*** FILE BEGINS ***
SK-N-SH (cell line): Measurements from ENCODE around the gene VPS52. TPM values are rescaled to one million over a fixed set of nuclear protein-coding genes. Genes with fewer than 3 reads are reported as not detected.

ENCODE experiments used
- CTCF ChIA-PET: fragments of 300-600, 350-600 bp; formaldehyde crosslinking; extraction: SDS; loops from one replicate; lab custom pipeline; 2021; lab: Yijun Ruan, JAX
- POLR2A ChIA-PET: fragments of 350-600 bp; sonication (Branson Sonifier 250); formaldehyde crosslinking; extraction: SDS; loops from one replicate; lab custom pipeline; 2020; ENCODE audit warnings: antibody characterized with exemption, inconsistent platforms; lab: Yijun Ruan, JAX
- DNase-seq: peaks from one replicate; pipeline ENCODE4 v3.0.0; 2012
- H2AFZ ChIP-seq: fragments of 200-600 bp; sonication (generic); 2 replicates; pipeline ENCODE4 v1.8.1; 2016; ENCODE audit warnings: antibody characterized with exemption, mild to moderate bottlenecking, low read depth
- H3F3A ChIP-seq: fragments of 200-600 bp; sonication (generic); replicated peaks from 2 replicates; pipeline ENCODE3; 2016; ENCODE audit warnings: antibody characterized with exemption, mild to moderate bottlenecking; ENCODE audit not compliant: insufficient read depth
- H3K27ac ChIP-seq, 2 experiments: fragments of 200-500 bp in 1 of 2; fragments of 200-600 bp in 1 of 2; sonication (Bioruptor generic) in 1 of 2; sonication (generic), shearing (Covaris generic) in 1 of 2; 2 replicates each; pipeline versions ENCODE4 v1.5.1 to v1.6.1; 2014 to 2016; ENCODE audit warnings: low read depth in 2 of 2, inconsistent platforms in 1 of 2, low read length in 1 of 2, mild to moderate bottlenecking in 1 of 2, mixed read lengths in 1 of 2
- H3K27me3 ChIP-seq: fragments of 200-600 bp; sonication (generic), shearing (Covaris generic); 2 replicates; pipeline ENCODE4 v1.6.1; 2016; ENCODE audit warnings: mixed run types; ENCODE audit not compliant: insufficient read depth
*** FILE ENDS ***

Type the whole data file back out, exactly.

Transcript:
SK-N-SH (cell line): Measurements from ENCODE around the gene VPS52. TPM values are rescaled to one million over a fixed set of nuclear protein-coding genes. Genes with fewer than 3 reads are reported as not detected.

ENCODE experiments used
- CTCF ChIA-PET: fragments of 300-600, 350-600 bp; formaldehyde crosslinking; extraction: SDS; loops from one replicate; lab custom pipeline; 2021; lab: Yijun Ruan, JAX
- POLR2A ChIA-PET: fragments of 350-600 bp; sonication (Branson Sonifier 250); formaldehyde crosslinking; extraction: SDS; loops from one replicate; lab custom pipeline; 2020; ENCODE audit warnings: antibody characterized with exemption, inconsistent platforms; lab: Yijun Ruan, JAX
- DNase-seq: peaks from one replicate; pipeline ENCODE4 v3.0.0; 2012
- H2AFZ ChIP-seq: fragments of 200-600 bp; sonication (generic); 2 replicates; pipeline ENCODE4 v1.8.1; 2016; ENCODE audit warnings: antibody characterized with exemption, mild to moderate bottlenecking, low read depth
- H3F3A ChIP-seq: fragments of 200-600 bp; sonication (generic); replicated peaks from 2 replicates; pipeline ENCODE3; 2016; ENCODE audit warnings: antibody characterized with exemption, mild to moderate bottlenecking; ENCODE audit not compliant: insufficient read depth
- H3K27ac ChIP-seq, 2 experiments: fragments of 200-500 bp in 1 of 2; fragments of 200-600 bp in 1 of 2; sonication (Bioruptor generic) in 1 of 2; sonication (generic), shearing (Covaris generic) in 1 of 2; 2 replicates each; pipeline versions ENCODE4 v1.5.1 to v1.6.1; 2014 to 2016; ENCODE audit warnings: low read depth in 2 of 2, inconsistent platforms in 1 of 2, low read length in 1 of 2, mild to moderate bottlenecking in 1 of 2, mixed read lengths in 1 of 2
- H3K27me3 ChIP-seq: fragments of 200-600 bp; sonication (generic), shearing (Covaris generic); 2 replicates; pipeline ENCODE4 v1.6.1; 2016; ENCODE audit warnings: mixed run types; ENCODE audit not compliant: insufficient read depth